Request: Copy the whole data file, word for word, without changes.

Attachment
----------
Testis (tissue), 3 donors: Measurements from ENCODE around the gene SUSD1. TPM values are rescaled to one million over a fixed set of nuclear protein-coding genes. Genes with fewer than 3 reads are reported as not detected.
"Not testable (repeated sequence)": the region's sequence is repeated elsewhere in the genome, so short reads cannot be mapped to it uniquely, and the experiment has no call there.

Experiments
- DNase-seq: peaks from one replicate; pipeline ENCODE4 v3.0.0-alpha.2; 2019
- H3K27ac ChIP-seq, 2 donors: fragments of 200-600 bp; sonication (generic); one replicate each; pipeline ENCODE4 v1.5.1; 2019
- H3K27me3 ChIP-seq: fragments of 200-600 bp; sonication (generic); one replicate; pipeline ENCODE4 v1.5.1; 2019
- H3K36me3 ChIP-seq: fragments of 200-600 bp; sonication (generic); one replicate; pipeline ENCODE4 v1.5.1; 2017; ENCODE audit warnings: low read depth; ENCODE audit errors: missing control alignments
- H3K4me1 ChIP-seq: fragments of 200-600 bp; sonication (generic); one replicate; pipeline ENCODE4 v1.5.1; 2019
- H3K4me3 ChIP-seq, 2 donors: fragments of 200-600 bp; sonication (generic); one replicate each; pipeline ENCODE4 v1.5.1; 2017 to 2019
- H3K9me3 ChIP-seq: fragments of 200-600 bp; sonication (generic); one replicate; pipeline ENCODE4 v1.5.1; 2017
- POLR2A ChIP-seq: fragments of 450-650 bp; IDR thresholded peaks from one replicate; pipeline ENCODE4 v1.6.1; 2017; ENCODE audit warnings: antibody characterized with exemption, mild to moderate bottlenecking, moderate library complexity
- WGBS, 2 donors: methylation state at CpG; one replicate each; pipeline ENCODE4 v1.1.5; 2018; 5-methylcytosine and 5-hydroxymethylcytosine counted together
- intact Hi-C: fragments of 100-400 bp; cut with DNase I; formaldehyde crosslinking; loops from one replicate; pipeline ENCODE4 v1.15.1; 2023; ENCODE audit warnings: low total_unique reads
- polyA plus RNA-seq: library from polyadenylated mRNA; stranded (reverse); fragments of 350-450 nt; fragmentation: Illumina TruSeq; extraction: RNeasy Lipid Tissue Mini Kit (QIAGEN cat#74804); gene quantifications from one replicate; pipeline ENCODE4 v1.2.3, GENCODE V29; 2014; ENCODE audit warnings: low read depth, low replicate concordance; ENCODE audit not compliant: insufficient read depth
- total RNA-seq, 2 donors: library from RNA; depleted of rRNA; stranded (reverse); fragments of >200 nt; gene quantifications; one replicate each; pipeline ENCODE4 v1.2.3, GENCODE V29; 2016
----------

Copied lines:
Testis (tissue), 3 donors: Measurements from ENCODE around the gene SUSD1. TPM values are rescaled to one million over a fixed set of nuclear protein-coding genes. Genes with fewer than 3 reads are reported as not detected.
"Not testable (repeated sequence)": the region's sequence is repeated elsewhere in the genome, so short reads cannot be mapped to it uniquely, and the experiment has no call there.

Experiments
- DNase-seq: peaks from one replicate; pipeline ENCODE4 v3.0.0-alpha.2; 2019
- H3K27ac ChIP-seq, 2 donors: fragments of 200-600 bp; sonication (generic); one replicate each; pipeline ENCODE4 v1.5.1; 2019
- H3K27me3 ChIP-seq: fragments of 200-600 bp; sonication (generic); one replicate; pipeline ENCODE4 v1.5.1; 2019
- H3K36me3 ChIP-seq: fragments of 200-600 bp; sonication (generic); one replicate; pipeline ENCODE4 v1.5.1; 2017; ENCODE audit warnings: low read depth; ENCODE audit errors: missing control alignments
- H3K4me1 ChIP-seq: fragments of 200-600 bp; sonication (generic); one replicate; pipeline ENCODE4 v1.5.1; 2019
- H3K4me3 ChIP-seq, 2 donors: fragments of 200-600 bp; sonication (generic); one replicate each; pipeline ENCODE4 v1.5.1; 2017 to 2019
- H3K9me3 ChIP-seq: fragments of 200-600 bp; sonication (generic); one replicate; pipeline ENCODE4 v1.5.1; 2017
- POLR2A ChIP-seq: fragments of 450-650 bp; IDR thresholded peaks from one replicate; pipeline ENCODE4 v1.6.1; 2017; ENCODE audit warnings: antibody characterized with exemption, mild to moderate bottlenecking, moderate library complexity
- WGBS, 2 donors: methylation state at CpG; one replicate each; pipeline ENCODE4 v1.1.5; 2018; 5-methylcytosine and 5-hydroxymethylcytosine counted together
- intact Hi-C: fragments of 100-400 bp; cut with DNase I; formaldehyde crosslinking; loops from one replicate; pipeline ENCODE4 v1.15.1; 2023; ENCODE audit warnings: low total_unique reads
- polyA plus RNA-seq: library from polyadenylated mRNA; stranded (reverse); fragments of 350-450 nt; fragmentation: Illumina TruSeq; extraction: RNeasy Lipid Tissue Mini Kit (QIAGEN cat#74804); gene quantifications from one replicate; pipeline ENCODE4 v1.2.3, GENCODE V29; 2014; ENCODE audit warnings: low read depth, low replicate concordance; ENCODE audit not compliant: insufficient read depth
- total RNA-seq, 2 donors: library from RNA; depleted of rRNA; stranded (reverse); fragments of >200 nt; gene quantifications; one replicate each; pipeline ENCODE4 v1.2.3, GENCODE V29; 2016